It might sound strange, but actually a pack of cards is exact thing you need in your emergency pack at home. If a natural disaster or other disaster were to occur, a pack of cards can keep groups of people, including children, entertained, enabling everyone to take their minds off the disaster itself.
More commonly associated with serial killers, duct tape is actually a vital object for in your garage. Not only can it be used to mend tools or clothing, it can also even work as a first-aid tool in a pinch – for example, to set a broken limb. It’s not what everyone would use, but in an emergency, you’ll be glad to have it to hand.
Now, everyone needs some comfort in a difficult time. And when you’re rushing out of your house because of a flood, or packing stuff into the car to move away from an environmental disaster, you’ll be glad to have some of your favorite comfort treats squirreled away in your pack.
Many of us might think that with our phones on hand, we won’t necessarily need any writing materials. But what if you phone goes dead? Or signal is cut off? Then, you’ll be pleased to have a way to write to others and to jot important information down that you might learn from other people.
Prepping for a disaster is usually the last thing on our minds. But if you’re going to start putting away emergency items in your garage, why not write down a plan as well? Your plan might include addresses of important places in the vicinity, such as community centres that you might be directed to, or include info on where else you’ve stored important emergency objects.
Again, with our phones in our hands almost 24/7, we usually never think to carry around physical maps. In an emergency, though, it can be handy to keep some on hand, especially of your local area. You could even use these to trace an evacuation route from your town, or highlight important areas.
Please ignore some of the more morbid connotations of carrying a shovel around – this isn’t for digging graves or to be used as a weapon! If you’re forced out of your house for any reason and have to resort to sleeping outside, a shovel can be used to help you do your business in nature and bury it.
An EMP is an electromagnetic pulse, a high-power burst of radiation that can cause electronics to fail. There are some people who suggest that EMPs could be a common weapon in the near future, and if that’s the case, it’ll be really important to protect your electronics from it. You can buy things called Faraday bags that will protect your phone and any other electronics from EMPS.
Canned food is an emergency staple because of its long shelf life. But it’s completely pointless hanging onto tinned food if you don’t also have a can opener. You definitely don’t want to pack your emergency bag and then realize you can’t get into any of your food!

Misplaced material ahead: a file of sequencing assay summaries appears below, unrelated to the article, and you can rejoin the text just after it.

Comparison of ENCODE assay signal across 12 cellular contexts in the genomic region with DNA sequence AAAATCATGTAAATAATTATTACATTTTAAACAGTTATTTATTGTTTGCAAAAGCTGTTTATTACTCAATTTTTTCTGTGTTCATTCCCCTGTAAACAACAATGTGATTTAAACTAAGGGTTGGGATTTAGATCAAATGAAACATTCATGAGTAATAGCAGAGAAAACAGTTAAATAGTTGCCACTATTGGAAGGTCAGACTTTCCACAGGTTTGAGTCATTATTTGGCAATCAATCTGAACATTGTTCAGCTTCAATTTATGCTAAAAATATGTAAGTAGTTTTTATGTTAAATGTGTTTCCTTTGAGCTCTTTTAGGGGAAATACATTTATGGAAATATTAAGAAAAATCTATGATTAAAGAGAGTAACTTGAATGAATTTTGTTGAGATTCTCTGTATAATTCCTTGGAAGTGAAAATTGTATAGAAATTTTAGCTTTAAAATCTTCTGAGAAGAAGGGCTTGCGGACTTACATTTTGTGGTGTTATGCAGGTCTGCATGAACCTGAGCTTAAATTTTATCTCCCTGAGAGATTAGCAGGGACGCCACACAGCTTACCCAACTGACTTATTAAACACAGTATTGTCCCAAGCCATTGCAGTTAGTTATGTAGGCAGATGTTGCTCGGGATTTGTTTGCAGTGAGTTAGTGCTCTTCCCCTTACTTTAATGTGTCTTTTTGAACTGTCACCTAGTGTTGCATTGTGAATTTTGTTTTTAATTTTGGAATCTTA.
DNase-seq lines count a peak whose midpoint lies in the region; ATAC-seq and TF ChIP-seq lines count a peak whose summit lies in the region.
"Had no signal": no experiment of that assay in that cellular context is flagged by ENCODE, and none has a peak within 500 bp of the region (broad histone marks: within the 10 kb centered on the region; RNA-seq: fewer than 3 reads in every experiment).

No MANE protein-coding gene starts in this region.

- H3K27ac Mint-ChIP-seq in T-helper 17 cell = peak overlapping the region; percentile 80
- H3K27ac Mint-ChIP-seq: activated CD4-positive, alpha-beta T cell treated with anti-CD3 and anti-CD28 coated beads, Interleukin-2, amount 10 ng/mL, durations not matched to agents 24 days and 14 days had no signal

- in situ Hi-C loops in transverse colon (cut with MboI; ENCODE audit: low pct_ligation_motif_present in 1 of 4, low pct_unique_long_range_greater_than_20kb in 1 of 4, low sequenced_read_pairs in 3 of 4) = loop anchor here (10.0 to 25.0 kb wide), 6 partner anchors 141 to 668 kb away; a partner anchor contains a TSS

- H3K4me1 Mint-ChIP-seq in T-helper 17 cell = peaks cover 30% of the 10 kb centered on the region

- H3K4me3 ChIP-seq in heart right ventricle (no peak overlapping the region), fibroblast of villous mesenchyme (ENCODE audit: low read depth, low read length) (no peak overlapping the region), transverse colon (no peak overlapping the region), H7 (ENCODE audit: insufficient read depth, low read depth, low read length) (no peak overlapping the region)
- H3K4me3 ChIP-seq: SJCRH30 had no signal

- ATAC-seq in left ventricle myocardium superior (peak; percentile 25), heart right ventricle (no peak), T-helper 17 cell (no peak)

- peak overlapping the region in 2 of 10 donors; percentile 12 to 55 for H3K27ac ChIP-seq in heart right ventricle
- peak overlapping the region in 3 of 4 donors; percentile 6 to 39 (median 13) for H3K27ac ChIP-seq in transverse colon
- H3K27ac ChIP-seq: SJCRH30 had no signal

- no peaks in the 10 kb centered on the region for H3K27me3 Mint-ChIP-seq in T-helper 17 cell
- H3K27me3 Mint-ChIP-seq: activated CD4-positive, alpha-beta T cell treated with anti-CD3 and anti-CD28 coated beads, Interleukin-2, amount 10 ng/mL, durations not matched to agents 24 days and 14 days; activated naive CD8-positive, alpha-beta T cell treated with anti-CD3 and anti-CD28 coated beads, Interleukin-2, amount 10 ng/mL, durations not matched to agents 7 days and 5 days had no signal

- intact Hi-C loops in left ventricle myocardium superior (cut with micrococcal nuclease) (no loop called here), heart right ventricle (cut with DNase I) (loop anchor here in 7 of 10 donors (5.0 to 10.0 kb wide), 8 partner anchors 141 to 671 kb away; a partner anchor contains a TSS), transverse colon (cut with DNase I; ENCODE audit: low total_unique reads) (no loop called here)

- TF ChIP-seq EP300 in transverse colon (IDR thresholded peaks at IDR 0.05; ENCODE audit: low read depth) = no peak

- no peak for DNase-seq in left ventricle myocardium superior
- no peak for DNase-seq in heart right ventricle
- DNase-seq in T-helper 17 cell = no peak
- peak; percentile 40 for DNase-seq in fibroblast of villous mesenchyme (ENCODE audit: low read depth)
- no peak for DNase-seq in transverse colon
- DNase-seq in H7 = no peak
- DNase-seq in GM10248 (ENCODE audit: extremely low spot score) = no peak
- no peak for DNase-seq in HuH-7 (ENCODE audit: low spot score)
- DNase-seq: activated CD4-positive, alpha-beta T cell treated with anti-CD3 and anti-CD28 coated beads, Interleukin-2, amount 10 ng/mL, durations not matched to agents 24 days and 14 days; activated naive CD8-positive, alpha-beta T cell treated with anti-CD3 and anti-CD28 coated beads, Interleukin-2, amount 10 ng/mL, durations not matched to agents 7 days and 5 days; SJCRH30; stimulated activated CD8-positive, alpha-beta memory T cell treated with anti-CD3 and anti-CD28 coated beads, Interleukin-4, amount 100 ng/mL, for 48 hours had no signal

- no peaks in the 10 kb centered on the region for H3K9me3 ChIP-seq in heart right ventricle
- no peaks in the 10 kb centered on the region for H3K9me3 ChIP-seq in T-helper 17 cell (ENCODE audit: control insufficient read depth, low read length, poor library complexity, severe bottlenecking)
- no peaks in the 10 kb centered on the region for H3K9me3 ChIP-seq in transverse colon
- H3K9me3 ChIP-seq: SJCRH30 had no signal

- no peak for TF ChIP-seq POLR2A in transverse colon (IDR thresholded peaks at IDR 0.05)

Again, this probably isn’t an item you’ll first think of when it comes to emergency items. But plastic bags are a really handy item to have lying around in your garage because of their versatility. These can be used to keep important items waterproof in dangerous weather, be used for hygiene reasons, or even be used to create waterproof shelters.
For some people, books are certainly survival items. When you’re in the midst of an emergency, you’ll probably want to seek out comfort and enjoyment wherever you can find it – and that’s why storing a copy of your favorite book in your emergency stash can be so valuable.
It’s a staple of survival kits worldwide, and for good reason. Whistles are vital for drawing attention, especially in bad weather or at night when you might not have any light. Because they don’t require much effort to blow, they’re more useful than other noise-making instruments if you’re injured.
You probably already have a tent or two gathering dust in your garage, but if not, it’s always useful to have one on-hand. Tents will help if you have to evacuate your home on short notice and haven’t arranged any alternative accommodation yet – especially if you can’t rely on your car for shelter.
There’s nothing like forgetting your contact lenses and then being completely blind. Now just think how detrimental that could be in the midst of a disaster! Likewise, if you’re wearing your glasses while evacuating but break them shortly later, a spare pair will ensure you’re not flying blind.
It’s an obvious one, but important to reiterate. Water is a key survival item, and you’d be dead without it. So, always keep some large bottles of water in your garage for any survival event – whether that’s just a drought, the water being shut off, or an event where you have to drive hours to safety.